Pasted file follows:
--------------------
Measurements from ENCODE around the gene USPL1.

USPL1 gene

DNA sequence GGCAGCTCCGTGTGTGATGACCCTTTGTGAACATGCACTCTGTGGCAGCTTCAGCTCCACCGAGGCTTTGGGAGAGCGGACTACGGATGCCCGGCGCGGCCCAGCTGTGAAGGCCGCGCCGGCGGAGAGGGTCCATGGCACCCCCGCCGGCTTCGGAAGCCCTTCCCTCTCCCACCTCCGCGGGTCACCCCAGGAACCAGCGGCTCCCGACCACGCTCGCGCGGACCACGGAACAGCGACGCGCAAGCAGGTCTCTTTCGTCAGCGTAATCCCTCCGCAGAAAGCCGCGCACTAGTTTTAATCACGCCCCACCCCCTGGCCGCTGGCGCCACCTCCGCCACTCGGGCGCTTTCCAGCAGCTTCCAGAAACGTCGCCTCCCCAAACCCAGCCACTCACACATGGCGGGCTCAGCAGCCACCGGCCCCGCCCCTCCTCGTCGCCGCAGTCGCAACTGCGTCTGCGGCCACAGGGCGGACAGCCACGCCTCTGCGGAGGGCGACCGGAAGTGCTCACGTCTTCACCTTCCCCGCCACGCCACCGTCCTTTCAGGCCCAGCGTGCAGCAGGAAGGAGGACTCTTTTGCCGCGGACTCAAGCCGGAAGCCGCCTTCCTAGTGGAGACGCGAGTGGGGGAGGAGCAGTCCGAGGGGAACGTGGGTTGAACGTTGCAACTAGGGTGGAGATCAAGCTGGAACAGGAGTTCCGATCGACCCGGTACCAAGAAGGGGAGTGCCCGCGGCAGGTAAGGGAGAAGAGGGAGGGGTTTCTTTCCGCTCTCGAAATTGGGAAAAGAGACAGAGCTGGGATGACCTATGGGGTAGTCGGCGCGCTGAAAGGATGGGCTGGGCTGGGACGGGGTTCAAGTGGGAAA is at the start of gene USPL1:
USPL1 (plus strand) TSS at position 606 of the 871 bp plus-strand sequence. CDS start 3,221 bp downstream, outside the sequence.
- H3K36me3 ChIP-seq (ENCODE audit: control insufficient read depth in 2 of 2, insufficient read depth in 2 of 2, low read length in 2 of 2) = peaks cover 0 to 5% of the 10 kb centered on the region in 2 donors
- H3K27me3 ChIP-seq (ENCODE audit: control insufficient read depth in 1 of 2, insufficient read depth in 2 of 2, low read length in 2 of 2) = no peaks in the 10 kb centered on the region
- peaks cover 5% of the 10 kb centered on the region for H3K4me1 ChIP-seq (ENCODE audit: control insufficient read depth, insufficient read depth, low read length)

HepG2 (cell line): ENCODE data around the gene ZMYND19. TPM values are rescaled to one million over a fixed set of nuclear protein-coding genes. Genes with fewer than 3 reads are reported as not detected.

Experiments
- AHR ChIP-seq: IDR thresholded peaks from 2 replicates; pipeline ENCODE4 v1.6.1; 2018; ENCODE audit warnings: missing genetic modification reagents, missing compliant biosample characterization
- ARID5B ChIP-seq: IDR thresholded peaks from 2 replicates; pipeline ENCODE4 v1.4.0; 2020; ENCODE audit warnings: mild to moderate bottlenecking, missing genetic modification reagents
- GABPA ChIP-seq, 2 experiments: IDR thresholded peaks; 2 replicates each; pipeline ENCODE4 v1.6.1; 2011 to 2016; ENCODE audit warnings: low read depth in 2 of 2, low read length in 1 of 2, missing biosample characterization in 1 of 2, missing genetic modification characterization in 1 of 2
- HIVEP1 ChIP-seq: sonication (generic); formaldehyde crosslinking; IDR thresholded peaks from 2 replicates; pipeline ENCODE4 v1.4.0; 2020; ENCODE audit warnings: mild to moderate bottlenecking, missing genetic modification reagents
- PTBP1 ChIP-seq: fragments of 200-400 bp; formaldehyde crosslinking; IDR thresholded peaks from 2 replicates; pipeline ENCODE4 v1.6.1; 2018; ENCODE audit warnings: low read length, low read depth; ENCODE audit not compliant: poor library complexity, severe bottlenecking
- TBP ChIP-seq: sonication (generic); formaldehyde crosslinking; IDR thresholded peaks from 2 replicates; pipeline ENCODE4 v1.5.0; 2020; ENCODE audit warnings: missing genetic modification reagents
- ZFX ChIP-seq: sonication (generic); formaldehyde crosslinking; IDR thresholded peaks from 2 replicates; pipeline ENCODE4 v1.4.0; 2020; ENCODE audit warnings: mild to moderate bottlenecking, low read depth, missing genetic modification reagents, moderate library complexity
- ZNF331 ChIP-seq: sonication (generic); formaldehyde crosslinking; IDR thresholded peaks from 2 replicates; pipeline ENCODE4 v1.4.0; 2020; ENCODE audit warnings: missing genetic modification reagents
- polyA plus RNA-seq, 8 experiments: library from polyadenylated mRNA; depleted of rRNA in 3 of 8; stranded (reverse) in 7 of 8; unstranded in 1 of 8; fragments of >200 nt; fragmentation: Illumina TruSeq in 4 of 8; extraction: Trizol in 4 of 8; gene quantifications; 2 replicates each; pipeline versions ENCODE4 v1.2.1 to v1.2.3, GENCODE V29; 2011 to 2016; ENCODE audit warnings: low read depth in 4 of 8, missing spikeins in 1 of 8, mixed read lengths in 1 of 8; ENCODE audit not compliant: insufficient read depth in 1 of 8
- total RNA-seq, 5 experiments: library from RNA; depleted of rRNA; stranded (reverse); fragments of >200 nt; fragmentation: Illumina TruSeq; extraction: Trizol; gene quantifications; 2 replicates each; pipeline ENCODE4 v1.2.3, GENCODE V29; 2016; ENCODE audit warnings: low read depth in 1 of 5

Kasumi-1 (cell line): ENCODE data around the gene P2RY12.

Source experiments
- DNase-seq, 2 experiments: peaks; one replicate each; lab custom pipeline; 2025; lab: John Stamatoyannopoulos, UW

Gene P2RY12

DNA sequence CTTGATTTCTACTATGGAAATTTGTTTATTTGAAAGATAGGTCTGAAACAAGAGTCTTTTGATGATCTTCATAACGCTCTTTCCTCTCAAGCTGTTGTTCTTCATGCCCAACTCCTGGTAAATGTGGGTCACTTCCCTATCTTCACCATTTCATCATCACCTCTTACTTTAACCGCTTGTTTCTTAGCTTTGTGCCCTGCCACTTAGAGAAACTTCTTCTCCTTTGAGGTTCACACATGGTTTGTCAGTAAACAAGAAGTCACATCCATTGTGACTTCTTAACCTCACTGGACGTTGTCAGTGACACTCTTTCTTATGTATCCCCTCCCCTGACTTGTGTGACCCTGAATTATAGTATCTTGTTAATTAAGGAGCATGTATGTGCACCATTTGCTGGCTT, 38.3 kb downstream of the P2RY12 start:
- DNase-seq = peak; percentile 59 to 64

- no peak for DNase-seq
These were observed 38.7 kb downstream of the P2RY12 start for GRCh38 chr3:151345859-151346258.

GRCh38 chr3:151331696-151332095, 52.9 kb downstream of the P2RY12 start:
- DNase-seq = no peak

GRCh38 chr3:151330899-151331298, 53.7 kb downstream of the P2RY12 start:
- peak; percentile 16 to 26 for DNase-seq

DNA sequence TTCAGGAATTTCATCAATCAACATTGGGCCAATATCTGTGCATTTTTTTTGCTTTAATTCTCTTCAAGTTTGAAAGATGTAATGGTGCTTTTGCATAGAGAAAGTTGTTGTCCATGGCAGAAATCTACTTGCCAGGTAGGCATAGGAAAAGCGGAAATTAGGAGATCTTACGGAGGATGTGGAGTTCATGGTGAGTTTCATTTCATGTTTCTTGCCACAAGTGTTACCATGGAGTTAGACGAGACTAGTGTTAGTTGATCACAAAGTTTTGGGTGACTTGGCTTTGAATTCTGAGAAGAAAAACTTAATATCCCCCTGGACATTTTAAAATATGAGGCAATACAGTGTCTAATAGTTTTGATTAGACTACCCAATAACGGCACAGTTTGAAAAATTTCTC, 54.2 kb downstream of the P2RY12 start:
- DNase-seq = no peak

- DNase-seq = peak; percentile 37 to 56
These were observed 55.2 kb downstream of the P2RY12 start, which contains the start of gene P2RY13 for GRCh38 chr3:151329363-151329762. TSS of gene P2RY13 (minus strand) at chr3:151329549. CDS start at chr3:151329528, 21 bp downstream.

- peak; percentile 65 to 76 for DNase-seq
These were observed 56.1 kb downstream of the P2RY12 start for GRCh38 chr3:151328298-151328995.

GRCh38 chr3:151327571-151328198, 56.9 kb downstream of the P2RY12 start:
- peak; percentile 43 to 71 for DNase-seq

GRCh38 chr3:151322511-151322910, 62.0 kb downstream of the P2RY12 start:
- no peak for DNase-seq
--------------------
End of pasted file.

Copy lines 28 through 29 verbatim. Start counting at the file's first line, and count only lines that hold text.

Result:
GRCh38 chr3:151331696-151332095, 52.9 kb downstream of the P2RY12 start:
- DNase-seq = no peak